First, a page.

February 07, 2006

Walking into the Iran Trap, V: Flashback: Endless War, and the Destructive Search for "Meaning"

In the concluding parts of this series (which I expect to complete later today and/or tomorrow), I will specifically address the "Iran problem": what precisely the problem is and may be in the future, as opposed to the unfounded and largely hysterical monster fantasies that many have constructed out of their own nightmares, and what solutions might be infinitely preferable to an almost-certainly calamitous military attack -- solutions that could avoid a broader war and be fully effective in containing whatever threat Iran might represent.

Before I address what I view as the narrower geopolitical problem, I want to emphasize and expand on certain aspects of the broader, underlying dynamics involved. I fully appreciate that the great majority of people are primarily (and often exclusively) focused on the political issues alone. And it is not that I think those political issues are unimportant. To the contrary, they are of great importance and often absolutely vital, which I why I have spent so much time on them over the last few years.

But I will continue in my attempts to convince more people that it is crucial to appreciate the larger forces at work. When we consider that conflict and war constitute the overriding, unending theme of human history -- and when we realize that those wars were frequently viewed in retrospect, even by those who were largely responsible for them, as entirely futile and as having resulted in immense destruction and loss of life for no worthwhile purpose -- we must wonder why we are so eager to repeat this tragic history over and over again. Political considerations alone cannot explain this willingness of so many people to act in ways that are, in the end, profoundly self-destructive.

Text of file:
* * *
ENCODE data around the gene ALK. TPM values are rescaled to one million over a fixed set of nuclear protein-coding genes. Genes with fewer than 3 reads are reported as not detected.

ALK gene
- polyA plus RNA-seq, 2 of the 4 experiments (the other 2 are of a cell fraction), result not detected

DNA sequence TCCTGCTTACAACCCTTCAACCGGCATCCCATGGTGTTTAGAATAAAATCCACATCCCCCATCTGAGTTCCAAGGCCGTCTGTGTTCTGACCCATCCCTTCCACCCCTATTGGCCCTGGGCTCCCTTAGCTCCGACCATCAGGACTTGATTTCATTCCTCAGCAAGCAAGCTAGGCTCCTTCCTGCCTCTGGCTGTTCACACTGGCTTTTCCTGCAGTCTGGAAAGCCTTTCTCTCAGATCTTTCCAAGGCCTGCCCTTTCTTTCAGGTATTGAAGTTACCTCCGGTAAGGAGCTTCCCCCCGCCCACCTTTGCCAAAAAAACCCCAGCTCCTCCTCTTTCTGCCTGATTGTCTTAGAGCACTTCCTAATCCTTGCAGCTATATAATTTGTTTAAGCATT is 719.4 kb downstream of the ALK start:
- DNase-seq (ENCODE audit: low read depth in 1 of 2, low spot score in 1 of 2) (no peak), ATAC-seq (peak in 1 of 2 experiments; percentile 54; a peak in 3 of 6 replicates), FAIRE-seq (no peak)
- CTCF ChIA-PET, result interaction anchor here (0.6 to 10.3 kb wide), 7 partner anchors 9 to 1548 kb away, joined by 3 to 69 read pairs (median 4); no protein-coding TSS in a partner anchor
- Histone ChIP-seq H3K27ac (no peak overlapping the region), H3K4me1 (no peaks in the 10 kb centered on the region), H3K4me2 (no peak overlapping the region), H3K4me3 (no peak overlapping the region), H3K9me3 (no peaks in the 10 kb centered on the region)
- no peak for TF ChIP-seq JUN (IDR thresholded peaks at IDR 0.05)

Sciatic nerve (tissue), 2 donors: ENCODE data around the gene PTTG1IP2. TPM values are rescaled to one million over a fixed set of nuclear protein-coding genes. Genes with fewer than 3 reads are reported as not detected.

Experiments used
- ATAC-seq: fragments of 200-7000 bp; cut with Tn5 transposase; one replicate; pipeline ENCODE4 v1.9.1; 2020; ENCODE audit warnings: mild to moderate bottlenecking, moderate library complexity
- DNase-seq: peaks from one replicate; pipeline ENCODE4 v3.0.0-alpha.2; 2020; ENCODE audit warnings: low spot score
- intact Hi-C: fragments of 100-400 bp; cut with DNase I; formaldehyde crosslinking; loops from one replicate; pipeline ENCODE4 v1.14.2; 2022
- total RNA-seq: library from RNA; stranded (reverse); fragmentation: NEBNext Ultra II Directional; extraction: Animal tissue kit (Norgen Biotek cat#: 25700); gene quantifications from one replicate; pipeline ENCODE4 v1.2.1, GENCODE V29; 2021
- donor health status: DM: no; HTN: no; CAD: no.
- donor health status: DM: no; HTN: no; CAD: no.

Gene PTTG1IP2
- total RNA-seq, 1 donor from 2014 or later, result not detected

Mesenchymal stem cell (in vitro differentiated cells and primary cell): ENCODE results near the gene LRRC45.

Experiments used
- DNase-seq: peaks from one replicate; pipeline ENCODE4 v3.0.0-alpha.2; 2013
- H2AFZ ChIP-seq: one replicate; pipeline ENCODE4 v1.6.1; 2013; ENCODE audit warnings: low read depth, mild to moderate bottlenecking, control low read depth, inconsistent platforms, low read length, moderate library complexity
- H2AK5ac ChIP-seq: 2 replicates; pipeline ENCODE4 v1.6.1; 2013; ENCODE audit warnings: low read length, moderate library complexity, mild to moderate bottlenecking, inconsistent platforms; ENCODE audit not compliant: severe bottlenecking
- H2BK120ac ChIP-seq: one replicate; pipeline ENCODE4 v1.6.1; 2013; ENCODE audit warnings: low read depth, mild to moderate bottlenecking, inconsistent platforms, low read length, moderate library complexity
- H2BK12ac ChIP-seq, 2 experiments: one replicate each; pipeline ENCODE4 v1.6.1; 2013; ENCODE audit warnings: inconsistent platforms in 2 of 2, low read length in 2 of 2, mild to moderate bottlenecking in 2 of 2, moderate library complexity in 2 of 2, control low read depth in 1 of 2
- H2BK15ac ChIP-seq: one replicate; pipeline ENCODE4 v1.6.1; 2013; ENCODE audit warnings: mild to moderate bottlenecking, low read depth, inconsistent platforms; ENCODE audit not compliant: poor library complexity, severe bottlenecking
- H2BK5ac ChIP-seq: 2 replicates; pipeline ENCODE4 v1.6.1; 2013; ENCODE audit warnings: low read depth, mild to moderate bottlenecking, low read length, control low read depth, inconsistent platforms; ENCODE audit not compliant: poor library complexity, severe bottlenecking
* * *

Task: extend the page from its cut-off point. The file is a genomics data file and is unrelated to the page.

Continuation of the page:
I have suggested some of the roots of this enthusiasm for war in Part III of this series, when I discussed Chris Hedges' observations about the "mythic reality" of war. Hedges notes that: "In mythic war we fight absolutes. We must vanquish darkness. It is imperative and inevitable for civilization, for the free world, that good triumph..." What is crucial is that this is always how conflicts are viewed and justified -- even when it is patently obvious that such absolute terms of good and evil are utterly inapplicable.

If we are concerned with tracing the broad outline of modern history and determining exactly how we have arrived at the international conflicts that confront us today, we always end up examining once again the first conflict where so much of it began: with World War I. I traced some of the broader world consequences of The Great War in Part II, The Folly of Intervention. I'm still going through the archives of old essays that I've saved, and reposting those that are most relevant to the issues I'm discussing. I recently came across a post I had entirely forgotten, from October 31, 2004.

Here is how that entry began (with a few bracketed comments added for clarity):
In a post the other day, I spoke of World War I as the seminal event leading to the endless reign of horror in the twentieth century:

"Of course, the West more generally has been central to developments in the Middle East since World War I, as I noted [in a still-earlier post], referring to David Fromkin's invaluable book, A Peace to End All Peace. When one considers the long arc of history, it cannot be disputed that all the major conflicts of the twentieth century grew out of the events set in motion by The Great War, and particularly as the result of United States involvement in that conflict -- an involvement which was entirely one of choice, and not of necessity. The role of the U.S. in World War I led to the rise of Soviet Russia, as well as to a peace which led to the rise of Fascist Italy and Nazi Germany. And the kind of "peace" that the United States allowed to take hold after World War II -- when both Churchill and Roosevelt gave Stalin everything he wanted and more, thus ensuring that Soviet Russia was the only genuine victor of that terrible conflict -- led directly to the Cold War, including the conflict by proxy with the Soviet Union in Afghanistan, which in large part led us to where we are today.

"The lesson of this history is unavoidable, and unforgiving: foreign intervention always leads to unforeseen and undesirable consequences (undesirable from the perspective of the commonly stated goals of the interventionists themselves, that is), and always leads to dangers greater than those that existed prior to the intervention. And thus the ground is prepared to "justify" still further intervention -- which leads to the same results, ensuring that the cycle continues indefinitely, even as it exacts a greater and greater toll."